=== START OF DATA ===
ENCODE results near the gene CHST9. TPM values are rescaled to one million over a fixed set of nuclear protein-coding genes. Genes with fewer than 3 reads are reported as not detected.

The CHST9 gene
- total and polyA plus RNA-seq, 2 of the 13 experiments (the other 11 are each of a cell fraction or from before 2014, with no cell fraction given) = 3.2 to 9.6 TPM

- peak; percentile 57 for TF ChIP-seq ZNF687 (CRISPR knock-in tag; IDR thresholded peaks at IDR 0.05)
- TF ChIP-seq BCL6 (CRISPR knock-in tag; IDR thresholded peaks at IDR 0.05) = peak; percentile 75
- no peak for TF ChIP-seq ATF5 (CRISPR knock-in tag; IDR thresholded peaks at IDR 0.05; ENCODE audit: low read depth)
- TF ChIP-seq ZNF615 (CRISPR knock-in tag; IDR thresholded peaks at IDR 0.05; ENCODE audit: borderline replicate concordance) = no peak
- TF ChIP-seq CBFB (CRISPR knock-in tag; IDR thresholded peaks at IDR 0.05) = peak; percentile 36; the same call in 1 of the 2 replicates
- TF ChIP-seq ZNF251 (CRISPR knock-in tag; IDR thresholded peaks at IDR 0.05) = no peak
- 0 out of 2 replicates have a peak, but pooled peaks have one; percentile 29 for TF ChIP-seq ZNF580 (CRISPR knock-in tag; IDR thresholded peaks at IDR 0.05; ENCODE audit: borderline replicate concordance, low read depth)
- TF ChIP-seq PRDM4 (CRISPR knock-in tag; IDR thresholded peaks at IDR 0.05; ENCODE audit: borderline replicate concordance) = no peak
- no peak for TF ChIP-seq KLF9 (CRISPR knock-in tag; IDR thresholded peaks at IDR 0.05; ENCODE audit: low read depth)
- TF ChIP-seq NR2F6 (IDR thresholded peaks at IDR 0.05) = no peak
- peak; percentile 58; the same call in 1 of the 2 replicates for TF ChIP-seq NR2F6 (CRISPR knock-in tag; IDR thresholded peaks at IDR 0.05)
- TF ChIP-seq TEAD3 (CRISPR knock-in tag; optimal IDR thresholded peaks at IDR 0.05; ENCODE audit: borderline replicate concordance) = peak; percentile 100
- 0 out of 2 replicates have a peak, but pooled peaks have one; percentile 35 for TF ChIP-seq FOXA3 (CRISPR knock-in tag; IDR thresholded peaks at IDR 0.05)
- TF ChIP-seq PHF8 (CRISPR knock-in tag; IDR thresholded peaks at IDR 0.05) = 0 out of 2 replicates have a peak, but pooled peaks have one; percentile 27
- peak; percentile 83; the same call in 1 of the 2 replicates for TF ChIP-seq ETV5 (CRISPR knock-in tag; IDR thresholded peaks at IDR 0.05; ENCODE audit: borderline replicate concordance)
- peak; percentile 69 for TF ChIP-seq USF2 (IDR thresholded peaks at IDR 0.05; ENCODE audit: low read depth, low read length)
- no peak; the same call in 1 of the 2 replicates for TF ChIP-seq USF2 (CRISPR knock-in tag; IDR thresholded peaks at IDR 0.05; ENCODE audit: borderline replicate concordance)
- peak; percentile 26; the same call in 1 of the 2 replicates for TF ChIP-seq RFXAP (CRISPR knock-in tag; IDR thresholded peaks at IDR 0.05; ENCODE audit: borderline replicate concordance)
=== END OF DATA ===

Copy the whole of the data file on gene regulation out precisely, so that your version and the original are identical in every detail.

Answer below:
ENCODE results near the gene CHST9. TPM values are rescaled to one million over a fixed set of nuclear protein-coding genes. Genes with fewer than 3 reads are reported as not detected.

The CHST9 gene
- total and polyA plus RNA-seq, 2 of the 13 experiments (the other 11 are each of a cell fraction or from before 2014, with no cell fraction given) = 3.2 to 9.6 TPM

- peak; percentile 57 for TF ChIP-seq ZNF687 (CRISPR knock-in tag; IDR thresholded peaks at IDR 0.05)
- TF ChIP-seq BCL6 (CRISPR knock-in tag; IDR thresholded peaks at IDR 0.05) = peak; percentile 75
- no peak for TF ChIP-seq ATF5 (CRISPR knock-in tag; IDR thresholded peaks at IDR 0.05; ENCODE audit: low read depth)
- TF ChIP-seq ZNF615 (CRISPR knock-in tag; IDR thresholded peaks at IDR 0.05; ENCODE audit: borderline replicate concordance) = no peak
- TF ChIP-seq CBFB (CRISPR knock-in tag; IDR thresholded peaks at IDR 0.05) = peak; percentile 36; the same call in 1 of the 2 replicates
- TF ChIP-seq ZNF251 (CRISPR knock-in tag; IDR thresholded peaks at IDR 0.05) = no peak
- 0 out of 2 replicates have a peak, but pooled peaks have one; percentile 29 for TF ChIP-seq ZNF580 (CRISPR knock-in tag; IDR thresholded peaks at IDR 0.05; ENCODE audit: borderline replicate concordance, low read depth)
- TF ChIP-seq PRDM4 (CRISPR knock-in tag; IDR thresholded peaks at IDR 0.05; ENCODE audit: borderline replicate concordance) = no peak
- no peak for TF ChIP-seq KLF9 (CRISPR knock-in tag; IDR thresholded peaks at IDR 0.05; ENCODE audit: low read depth)
- TF ChIP-seq NR2F6 (IDR thresholded peaks at IDR 0.05) = no peak
- peak; percentile 58; the same call in 1 of the 2 replicates for TF ChIP-seq NR2F6 (CRISPR knock-in tag; IDR thresholded peaks at IDR 0.05)
- TF ChIP-seq TEAD3 (CRISPR knock-in tag; optimal IDR thresholded peaks at IDR 0.05; ENCODE audit: borderline replicate concordance) = peak; percentile 100
- 0 out of 2 replicates have a peak, but pooled peaks have one; percentile 35 for TF ChIP-seq FOXA3 (CRISPR knock-in tag; IDR thresholded peaks at IDR 0.05)
- TF ChIP-seq PHF8 (CRISPR knock-in tag; IDR thresholded peaks at IDR 0.05) = 0 out of 2 replicates have a peak, but pooled peaks have one; percentile 27
- peak; percentile 83; the same call in 1 of the 2 replicates for TF ChIP-seq ETV5 (CRISPR knock-in tag; IDR thresholded peaks at IDR 0.05; ENCODE audit: borderline replicate concordance)
- peak; percentile 69 for TF ChIP-seq USF2 (IDR thresholded peaks at IDR 0.05; ENCODE audit: low read depth, low read length)
- no peak; the same call in 1 of the 2 replicates for TF ChIP-seq USF2 (CRISPR knock-in tag; IDR thresholded peaks at IDR 0.05; ENCODE audit: borderline replicate concordance)
- peak; percentile 26; the same call in 1 of the 2 replicates for TF ChIP-seq RFXAP (CRISPR knock-in tag; IDR thresholded peaks at IDR 0.05; ENCODE audit: borderline replicate concordance)